Social media is certainly full of cute foal pictures, at the moment, and they and their mothers all have specific nutritional needs which grass alone cannot meet
The Lactating Mare
The primary aim of feeding the lactating mare is to provide good sources of energy and protein for her to produce enough nutritious milk to support the foal during its first three months, when the growth rate is especially rapid. Once she has foaled and is lactating, her energy requirements will increase by as much as 44% and nutrients, such as protein, calcium, phosphorous and vitamin A, will be in particularly high demand.
Not providing the mare with enough feed at this stage will reduce milk production and quality, which could eventually affect the foal’s health and growth rate. If the mare’s diet is deficient in calories, she will lose weight and, if deficient in quality protein, she will lose muscle and top line and “milk off her back”, while an inadequate supply of major and trace minerals means her own liver and bone stores will be sacrificed.
While grass, at this time of year, may provide plenty of calories, it will not contain sufficient levels of vitamins and minerals to meet the elevated requirements of the mare and her foal.
Good-Doers eg Natives/Warmbloods
Baileys Stud Balancer is a staple for all breeding stock, at this time of year, particularly the good-doers. It provides those nutrients lacking in pasture and forage (protein, vitamins and minerals) without the calories of a mix or cube. As the mare’s requirements are further elevated during lactation, ensure you check the feeding recommendations as it’s likely she’ll need more than you think during the peak of milk production.
Poorer-Doers eg Thoroughbreds
When grass is also not providing sufficient calories for the mare to maintain her own condition, during lactation, she is better fed a specialist stud feed than a conditioning feed as this will provide elevated levels of all nutrients not just calories. Stud & Youngstock Mix may tempt the fussier eater but the cereal content may not be appropriate for the stressier type. Stud & Youngstock Cubes are an easy option for horses fed at grass or in groups and can be more cost effective.
Foals often begin nibbling at hay and concentrates between 10 and 21 days of age but it will be 3 to 4 months before they have fully developed the enzymes to digest cereal grains and legumes (soya, beans and peas). If the mare is fed correctly and her milk supply is good, there may be no need to supplement the foal’s diet, however, providing there are no growth issues, feeding a creep feed as soon as the foal shows an interest, will help enhance the anatomical and physiological maturation of his digestive tract in preparation for the eventual change to forage and compound feeds.
Rapid growth, in a suckling foal, can lead to problems with joint development and may happen when the foal’s diet is oversupplying calories and undersupplying the nutrients needed to support the resulting increased growth. Regular weightaping and plotting the foal’s growth rate on a chart, will help identify any deviation from an even rate of growth. The diet can then be adjusted accordingly, though these situations are best discussed with an experienced equine nutritionist, to ensure the most appropriate diet and management for both the mare and the foal.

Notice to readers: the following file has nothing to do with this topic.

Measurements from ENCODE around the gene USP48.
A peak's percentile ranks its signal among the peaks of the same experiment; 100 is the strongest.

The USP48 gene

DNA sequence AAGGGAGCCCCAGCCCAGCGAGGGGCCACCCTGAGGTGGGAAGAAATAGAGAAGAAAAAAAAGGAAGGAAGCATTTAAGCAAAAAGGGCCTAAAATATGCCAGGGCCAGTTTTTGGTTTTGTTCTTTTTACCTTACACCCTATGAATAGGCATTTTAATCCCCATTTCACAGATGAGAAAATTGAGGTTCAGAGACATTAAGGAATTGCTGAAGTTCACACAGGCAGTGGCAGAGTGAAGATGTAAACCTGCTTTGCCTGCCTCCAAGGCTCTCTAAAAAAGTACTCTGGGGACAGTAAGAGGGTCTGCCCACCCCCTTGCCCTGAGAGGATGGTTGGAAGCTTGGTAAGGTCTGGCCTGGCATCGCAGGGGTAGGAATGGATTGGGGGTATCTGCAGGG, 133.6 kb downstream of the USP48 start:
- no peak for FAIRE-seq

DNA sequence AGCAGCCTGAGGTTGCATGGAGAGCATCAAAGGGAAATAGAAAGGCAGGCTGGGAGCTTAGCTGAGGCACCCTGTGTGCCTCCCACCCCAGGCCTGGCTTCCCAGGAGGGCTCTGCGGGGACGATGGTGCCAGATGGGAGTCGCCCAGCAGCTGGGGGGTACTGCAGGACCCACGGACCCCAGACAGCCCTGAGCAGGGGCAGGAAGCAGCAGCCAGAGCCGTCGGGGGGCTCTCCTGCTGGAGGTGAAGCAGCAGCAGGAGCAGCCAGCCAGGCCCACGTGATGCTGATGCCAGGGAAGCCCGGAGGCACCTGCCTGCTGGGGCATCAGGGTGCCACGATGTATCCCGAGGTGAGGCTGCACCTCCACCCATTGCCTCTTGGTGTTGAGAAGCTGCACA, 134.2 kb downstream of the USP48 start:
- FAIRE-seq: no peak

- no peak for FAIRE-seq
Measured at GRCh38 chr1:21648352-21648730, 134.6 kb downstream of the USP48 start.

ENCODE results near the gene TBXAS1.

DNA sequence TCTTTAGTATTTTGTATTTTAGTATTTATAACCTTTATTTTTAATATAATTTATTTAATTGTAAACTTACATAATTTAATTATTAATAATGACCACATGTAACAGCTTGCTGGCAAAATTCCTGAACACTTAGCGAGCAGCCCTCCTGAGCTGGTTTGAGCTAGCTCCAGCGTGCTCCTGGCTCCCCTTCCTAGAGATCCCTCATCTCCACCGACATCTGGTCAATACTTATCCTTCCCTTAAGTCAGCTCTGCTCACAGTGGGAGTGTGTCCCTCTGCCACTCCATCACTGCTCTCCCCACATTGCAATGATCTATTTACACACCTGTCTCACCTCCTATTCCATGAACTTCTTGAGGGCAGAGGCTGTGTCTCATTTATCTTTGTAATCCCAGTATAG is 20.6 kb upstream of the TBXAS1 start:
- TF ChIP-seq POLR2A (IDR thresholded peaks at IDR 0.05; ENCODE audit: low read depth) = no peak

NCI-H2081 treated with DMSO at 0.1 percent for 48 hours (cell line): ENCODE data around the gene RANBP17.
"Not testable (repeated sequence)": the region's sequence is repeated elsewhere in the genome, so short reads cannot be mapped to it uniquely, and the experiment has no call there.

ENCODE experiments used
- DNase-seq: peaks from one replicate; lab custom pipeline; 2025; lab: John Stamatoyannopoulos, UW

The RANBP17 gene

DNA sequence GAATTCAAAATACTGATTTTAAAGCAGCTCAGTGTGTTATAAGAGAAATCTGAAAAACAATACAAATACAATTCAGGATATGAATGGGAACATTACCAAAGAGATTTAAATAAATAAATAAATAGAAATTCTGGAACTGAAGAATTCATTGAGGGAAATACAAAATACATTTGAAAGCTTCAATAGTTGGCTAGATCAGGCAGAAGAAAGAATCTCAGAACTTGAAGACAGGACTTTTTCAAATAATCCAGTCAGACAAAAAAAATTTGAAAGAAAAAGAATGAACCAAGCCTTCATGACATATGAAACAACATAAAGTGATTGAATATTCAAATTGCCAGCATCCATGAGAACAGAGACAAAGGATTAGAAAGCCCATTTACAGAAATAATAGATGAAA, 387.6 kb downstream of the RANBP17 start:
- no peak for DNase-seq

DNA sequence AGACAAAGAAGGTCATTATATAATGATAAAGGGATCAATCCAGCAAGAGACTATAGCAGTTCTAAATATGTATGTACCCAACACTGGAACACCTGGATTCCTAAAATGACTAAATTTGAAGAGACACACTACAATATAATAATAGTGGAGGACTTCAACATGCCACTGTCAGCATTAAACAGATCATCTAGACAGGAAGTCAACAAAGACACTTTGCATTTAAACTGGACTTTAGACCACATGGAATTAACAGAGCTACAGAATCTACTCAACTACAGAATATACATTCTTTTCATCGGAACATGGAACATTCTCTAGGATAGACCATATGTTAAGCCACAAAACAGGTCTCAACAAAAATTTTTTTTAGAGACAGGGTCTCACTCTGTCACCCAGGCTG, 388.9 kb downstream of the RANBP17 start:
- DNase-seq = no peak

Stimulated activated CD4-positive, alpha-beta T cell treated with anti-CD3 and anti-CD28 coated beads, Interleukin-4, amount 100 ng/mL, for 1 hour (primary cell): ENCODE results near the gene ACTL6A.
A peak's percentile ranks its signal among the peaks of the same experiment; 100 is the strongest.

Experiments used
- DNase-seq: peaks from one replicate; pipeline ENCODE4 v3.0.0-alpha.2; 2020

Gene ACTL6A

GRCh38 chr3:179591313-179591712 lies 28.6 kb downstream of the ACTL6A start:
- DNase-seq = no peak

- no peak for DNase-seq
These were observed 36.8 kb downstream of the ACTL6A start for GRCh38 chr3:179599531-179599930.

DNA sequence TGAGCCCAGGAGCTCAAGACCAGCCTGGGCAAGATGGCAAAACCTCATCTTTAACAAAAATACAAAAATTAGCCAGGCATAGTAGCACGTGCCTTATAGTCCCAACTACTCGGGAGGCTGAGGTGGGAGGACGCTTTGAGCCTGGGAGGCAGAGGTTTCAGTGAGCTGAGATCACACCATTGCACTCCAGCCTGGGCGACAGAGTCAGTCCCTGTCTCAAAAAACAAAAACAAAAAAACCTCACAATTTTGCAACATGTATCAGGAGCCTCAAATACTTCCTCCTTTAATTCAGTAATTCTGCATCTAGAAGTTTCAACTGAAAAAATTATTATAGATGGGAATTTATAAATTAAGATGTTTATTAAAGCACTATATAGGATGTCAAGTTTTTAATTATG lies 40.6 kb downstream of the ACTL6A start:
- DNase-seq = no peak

Maintaining a steady growth rate is essential to try to avoid the dangers of growth problems, which may ultimately have an effect on a foal’s soundness and ability to perform as an adult.
Young suckling foals, up to 3 months of age, who are growing rapidly and experiencing problems as a result, can be given, Foal Assist, a specially formulated mineral drench to supply the necessary nutrients to support their growth. This may not be something which is kept by retailers as a stock item but we, at Baileys, have it available for direct dispatch, when required.
Foals who maintain condition well can be introduced to Stud Balancer, from around 3 months of age, and this will provide the protein, vitamins and minerals to support the growth and development of strong bones, tendons and muscles. Introducing this now will also ensure that the foal is well established on his weaning diet prior to separation from the dam, thus reducing the problems of dietary set-backs post weaning.
If the mare has inadequate nutrition or simply produces insufficient or poor-quality milk, her foal may not thrive and can struggle to gain condition. These foals, up to 3 months of age, should be given milk-based Foal Creep Pellets to provide the necessary additional calories and other nutrients to encourage an improvement in condition and support growth.
Older foals, who drop condition, can be fed cereal-based Stud & Youngstock Mix or Cubes to provide the necessary calories and supporting nutrients. These may also be fed prior to and post weaning and, like Stud Balancer, should be fed at recommended levels to ensure the requirements for growth, as well as condition, are met. For the more lively types, Prep-Ease is a reduced starch option providing slow release calories from fibre and oil, plus other nutrients for growth and development.
Help and Advice
Contact our Nutrition Team:
Telephone – 01371 850247
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